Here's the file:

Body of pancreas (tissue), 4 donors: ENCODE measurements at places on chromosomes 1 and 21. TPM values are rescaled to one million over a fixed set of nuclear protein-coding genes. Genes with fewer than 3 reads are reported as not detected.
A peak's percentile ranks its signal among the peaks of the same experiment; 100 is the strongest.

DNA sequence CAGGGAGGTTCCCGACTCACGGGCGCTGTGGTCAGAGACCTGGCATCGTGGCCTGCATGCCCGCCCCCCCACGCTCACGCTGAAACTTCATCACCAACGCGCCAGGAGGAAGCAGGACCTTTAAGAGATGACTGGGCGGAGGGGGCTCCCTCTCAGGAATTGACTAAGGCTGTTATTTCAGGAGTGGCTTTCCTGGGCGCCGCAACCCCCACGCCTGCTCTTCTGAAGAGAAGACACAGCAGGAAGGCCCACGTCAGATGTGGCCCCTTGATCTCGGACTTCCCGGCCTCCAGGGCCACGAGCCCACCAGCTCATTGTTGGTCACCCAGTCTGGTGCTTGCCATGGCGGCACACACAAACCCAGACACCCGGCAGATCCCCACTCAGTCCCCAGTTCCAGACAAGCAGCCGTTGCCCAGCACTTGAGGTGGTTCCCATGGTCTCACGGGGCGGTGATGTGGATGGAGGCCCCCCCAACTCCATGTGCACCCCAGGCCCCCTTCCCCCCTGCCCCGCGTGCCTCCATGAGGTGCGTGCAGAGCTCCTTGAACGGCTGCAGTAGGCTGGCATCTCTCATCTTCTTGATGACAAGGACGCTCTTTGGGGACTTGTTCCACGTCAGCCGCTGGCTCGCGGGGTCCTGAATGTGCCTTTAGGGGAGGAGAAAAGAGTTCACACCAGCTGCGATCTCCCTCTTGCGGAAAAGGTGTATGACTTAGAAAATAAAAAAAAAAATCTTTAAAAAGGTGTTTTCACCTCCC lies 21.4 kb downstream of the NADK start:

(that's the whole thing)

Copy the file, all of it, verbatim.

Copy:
Body of pancreas (tissue), 4 donors: ENCODE measurements at places on chromosomes 1 and 21. TPM values are rescaled to one million over a fixed set of nuclear protein-coding genes. Genes with fewer than 3 reads are reported as not detected.
A peak's percentile ranks its signal among the peaks of the same experiment; 100 is the strongest.

DNA sequence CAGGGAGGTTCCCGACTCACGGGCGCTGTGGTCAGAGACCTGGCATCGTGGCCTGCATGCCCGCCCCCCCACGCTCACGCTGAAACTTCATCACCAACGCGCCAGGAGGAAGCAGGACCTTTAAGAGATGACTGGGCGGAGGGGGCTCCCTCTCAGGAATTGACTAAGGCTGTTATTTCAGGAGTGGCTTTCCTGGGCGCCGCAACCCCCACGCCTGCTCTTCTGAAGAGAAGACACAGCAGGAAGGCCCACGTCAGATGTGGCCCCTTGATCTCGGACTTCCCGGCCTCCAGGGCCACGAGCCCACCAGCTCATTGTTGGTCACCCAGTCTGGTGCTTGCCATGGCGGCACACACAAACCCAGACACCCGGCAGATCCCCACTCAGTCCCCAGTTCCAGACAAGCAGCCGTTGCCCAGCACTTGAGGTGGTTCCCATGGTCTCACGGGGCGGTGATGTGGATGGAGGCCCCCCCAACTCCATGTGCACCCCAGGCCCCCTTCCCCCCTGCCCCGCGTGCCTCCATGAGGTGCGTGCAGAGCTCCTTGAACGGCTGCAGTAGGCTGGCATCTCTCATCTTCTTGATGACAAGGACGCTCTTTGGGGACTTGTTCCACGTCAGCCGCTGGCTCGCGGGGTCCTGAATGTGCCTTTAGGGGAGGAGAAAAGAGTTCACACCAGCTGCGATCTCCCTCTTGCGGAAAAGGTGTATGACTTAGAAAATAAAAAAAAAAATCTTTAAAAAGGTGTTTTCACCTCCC lies 21.4 kb downstream of the NADK start: